Inspired by the way astronauts travel backwards, Dr. Bertil Aldman (later Professor of Road Safety at Chalmers University of Technology) developed the very first prototype child seat and tested it in a Volvo PV544. What seat your child can use (and how to hold it) depends on their weight. From 15 months, it is believed that your child`s neck is strong enough to withstand the effects of an accident more reasonably, and therefore forward-facing car seats can be used. However, we always recommend using rear-facing car seats for as long as possible. You cannot take children under the age of three in a vehicle without a seat belt or the appropriate child seat (except in the back seat of a taxi or minicab). Read FCAC`s guide to make sure your child is safe and on the right side of the law. Under UK Car Seat Act, a suitable child seat is one that: Children should generally use a child seat until they are 12 years old or 135 centimetres, whichever comes first.
There may be no room for a third child seat in the rear seat if two child seats occupied in the rear prevent the installation of a third child seat. In this case, a third child under the age of three cannot travel unless they are in the front seat with the correct child seat. Children under three years of age must use an appropriate restraint system. There is only one exception: only EU-approved seats are legal in the UK: they will have a label with a capital “E” in a circle. New laws require children to travel in rear-facing car seats until they are 15 months old. Simple. Failure to properly position or restrain your child in the car can put your child`s safety at risk and risk a fine of up to £500. As the rising cost of living puts a strain on families, we know you want to avoid unexpected bills.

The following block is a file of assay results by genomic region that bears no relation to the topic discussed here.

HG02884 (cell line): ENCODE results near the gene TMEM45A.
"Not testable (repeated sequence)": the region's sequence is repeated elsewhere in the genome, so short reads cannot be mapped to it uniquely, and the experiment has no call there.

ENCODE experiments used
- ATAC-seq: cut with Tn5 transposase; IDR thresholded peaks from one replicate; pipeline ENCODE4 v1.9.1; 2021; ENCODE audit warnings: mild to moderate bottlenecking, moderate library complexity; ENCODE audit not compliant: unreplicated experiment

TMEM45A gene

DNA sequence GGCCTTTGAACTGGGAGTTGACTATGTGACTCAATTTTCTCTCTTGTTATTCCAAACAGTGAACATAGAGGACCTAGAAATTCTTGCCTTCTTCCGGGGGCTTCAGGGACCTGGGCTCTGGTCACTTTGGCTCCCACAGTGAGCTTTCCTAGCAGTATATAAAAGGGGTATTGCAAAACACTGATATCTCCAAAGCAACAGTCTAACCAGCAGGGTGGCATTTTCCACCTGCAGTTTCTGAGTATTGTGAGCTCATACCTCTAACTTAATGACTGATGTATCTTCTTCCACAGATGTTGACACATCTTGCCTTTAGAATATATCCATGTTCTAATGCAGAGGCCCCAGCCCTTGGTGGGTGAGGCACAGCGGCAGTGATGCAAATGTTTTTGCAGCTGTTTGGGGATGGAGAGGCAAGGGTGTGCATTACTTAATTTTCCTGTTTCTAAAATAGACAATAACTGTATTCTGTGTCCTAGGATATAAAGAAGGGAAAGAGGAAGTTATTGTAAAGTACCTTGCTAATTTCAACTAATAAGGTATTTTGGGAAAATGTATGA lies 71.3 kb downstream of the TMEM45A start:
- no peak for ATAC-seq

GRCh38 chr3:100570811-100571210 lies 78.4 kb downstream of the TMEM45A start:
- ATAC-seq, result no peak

In most cases, children under 3 years of age should always sit in a child seat. If the correct child seat is not available, a child 3 years of age or older may use an adult seat belt if the trip includes all of the following conditions: The same rules apply to children with disabilities or health problems, but they can use a disabled person`s seat belt or a child restraint system adapted to their needs. There are several reasons why you may need to let your child sit in the front seat, but it`s worth considering other options, as it`s recommended that kids sit in the back for as long as possible. This is due, among other things, to safety concerns surrounding the airbag. Children cannot withstand the force of an airbag like an adult and are often at dangerous heights when the airbag is deployed. If the driver does not provide the correct child seat, children can travel without him – but only if they travel in a back seat: a doctor can issue an exemption certificate if a child is unable to use a restraint system or seat belt due to his condition.